Monday, 14 January 2013

Study Day: Futureland Now (Laing Art Gallery) and Jim Shaw (Baltic Mill)

Tutors: Gerald Deslandes and Emma Drye

This was a study day in two parts – the first to visit Futureland Now at the Laing Art Gallery, Newcastle. Having attended the seminar which accompanied the exhibition, and in truth learning very little about the artwork itself (lots about the politics of the artists) I was quite looking forward to hearing some informed comment on the images themselves and I’m happy to report that’s what I got. I think this is the first time I have been exposed to a proper analysis of an image and it was quite a revelation to hear a formal discussion of the individual elements of an image in the way that Gerald set them out. I’m not going to dwell on any particular image as it was the method that interested me most – but something I found particularly helpful was the discussion of the sublime, and how elements of it had been incorporated into many of the images – something I had struggled with on my previous visit. I think I have a better idea of what it is now – perhaps even how to incorporate it into my own work – although I do think that the viewer has to bring their own sense of awe to the party. the other thing that struck me was quite how regional the works were – once you understood where the pictures were of, and a little of the history they began to make even more sense. So score one for the OCA over the rather academic approach of the seminar.

After lunch we wandered downhill and across the Tyne to part two of the day at the Baltic Mill, Gateshead. Explaining Jim Shaw is a bit of a challenge – one that Emma gamely accepted. The exhibition was over two floors – the first being largely dedicated to artwork inspired by Shaw’s self-invented religion Oism. Much of it seemed to be the product of a little two much 60s/70s psychedelia with Star Trek kitsch and comic book imagery everywhere. Inevitably the discussion wandered into whether Shaw was actually having a big joke or whether he had a serious point to make about American culture. The second floor was dedicated to a series of huge canvases which reminded me of Roger Dean artwork for a Yes album – so continuing the pyschedelic theme. All I can truly say is that they made me smile – on a wet afternoon in Newcastle that’s no bad thing, and maybe that’s all Shaw intended. To quote the Guardian’s Gerald Searle “A giant octopus floats by, head down, dangling like a testicle. There's a lot to be getting on with in Shaw's copious oeuvre, but only so much I can take in a single visit.”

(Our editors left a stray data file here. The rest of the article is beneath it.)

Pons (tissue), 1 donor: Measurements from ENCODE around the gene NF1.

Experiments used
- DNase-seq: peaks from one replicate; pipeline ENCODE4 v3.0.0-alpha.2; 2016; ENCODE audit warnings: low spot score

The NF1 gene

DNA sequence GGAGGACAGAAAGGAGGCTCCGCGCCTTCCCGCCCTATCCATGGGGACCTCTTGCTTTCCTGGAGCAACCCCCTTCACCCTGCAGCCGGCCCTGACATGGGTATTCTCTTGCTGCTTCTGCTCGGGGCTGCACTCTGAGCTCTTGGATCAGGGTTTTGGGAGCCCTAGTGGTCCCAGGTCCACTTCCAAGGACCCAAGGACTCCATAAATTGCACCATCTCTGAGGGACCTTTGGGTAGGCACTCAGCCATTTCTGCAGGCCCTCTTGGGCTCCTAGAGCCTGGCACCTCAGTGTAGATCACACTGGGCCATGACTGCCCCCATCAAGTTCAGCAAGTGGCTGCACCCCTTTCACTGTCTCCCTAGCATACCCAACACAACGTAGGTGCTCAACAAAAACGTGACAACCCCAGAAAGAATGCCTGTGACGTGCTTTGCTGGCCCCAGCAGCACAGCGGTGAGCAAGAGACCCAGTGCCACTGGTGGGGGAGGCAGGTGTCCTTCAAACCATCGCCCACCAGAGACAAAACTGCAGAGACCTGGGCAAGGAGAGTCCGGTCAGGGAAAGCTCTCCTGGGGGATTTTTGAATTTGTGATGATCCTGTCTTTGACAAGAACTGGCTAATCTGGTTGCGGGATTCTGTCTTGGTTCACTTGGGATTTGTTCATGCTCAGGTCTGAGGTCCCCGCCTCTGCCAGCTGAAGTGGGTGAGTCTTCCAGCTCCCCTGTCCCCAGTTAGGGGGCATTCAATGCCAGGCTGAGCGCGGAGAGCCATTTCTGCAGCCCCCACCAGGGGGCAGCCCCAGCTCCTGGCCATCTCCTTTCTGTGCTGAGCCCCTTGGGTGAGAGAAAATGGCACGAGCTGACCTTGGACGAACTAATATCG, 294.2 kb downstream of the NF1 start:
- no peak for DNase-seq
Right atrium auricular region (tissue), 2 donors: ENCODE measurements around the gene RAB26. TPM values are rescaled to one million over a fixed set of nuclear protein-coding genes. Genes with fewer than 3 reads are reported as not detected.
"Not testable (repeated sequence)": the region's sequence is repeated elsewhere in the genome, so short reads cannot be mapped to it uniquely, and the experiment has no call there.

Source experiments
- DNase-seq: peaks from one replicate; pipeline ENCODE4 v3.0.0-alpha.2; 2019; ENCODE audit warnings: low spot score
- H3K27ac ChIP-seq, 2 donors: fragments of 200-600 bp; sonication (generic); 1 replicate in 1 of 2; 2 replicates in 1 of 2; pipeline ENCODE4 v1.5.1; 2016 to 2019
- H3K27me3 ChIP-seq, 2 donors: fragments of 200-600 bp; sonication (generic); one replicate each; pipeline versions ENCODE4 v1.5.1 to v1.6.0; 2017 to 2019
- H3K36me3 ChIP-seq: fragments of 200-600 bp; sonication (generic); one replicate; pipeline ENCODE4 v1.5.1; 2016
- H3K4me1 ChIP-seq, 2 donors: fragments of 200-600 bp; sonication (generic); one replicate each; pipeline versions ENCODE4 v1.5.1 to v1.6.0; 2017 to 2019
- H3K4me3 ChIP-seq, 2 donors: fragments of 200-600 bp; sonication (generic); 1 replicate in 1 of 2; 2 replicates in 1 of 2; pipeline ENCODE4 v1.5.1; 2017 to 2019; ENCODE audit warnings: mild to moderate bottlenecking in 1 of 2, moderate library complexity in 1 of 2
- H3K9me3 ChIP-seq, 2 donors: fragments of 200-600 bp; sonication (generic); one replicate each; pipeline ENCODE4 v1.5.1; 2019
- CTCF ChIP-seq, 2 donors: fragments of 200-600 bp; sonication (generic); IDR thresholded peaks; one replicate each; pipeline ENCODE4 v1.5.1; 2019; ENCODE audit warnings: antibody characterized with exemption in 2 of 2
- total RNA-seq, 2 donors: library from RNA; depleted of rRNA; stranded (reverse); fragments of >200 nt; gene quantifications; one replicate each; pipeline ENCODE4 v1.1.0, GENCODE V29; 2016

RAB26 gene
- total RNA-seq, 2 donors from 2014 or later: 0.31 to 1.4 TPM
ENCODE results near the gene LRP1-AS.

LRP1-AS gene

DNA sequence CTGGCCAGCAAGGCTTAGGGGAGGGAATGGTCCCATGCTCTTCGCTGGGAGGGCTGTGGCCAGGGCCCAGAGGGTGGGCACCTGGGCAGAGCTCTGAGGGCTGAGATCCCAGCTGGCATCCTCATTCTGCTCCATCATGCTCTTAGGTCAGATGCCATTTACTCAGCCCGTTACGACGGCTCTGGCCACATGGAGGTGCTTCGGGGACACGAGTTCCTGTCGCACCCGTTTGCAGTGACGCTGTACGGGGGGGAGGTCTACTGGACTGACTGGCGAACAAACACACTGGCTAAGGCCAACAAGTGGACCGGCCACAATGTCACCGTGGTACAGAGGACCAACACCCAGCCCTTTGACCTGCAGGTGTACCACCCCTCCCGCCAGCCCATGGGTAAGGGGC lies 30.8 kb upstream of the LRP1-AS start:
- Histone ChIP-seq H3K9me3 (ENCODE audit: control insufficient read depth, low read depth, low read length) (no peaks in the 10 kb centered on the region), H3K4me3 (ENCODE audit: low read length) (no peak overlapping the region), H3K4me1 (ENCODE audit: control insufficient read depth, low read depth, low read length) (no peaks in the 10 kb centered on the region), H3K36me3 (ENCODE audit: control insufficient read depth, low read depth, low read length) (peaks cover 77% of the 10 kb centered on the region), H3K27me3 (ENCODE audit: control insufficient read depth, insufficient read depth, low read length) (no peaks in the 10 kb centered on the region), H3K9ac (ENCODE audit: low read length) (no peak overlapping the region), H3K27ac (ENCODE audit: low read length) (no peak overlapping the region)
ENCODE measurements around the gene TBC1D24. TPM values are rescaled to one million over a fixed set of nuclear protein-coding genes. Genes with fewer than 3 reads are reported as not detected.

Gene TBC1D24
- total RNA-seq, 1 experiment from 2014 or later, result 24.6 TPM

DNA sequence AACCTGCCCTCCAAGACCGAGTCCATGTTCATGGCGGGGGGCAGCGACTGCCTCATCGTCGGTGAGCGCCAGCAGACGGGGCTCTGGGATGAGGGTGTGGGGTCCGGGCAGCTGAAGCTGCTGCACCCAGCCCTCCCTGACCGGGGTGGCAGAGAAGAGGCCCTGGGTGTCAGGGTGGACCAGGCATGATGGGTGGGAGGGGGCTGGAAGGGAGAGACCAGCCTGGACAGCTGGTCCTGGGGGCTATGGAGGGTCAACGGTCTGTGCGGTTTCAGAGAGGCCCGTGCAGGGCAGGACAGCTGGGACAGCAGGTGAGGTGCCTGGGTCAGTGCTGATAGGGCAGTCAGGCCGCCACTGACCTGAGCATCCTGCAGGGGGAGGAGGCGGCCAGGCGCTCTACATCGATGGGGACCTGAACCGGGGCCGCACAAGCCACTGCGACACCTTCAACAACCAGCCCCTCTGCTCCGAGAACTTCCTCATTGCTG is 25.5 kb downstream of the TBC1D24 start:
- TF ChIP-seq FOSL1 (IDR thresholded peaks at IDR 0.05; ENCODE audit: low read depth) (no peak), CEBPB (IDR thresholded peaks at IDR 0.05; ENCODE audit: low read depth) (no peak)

But – it’s amazing what you pick up – one of the highlights of this part of the day for me was a short discussion with Emma about what makes good and bad "Abstract Expressionism” and in many ways it was this chance to meet like minded people and ask questions/share ideas that made the day. It’s the part of distance learning I find most difficult, and living so far from London means the opportunities are relatively few and far between. My thanks to Gerald and Emma, and the merry band of students for making it a genuinely worthwhile day. Perhaps I should make a belated resolution to try to identify a worthwhile visit in Cumbria.

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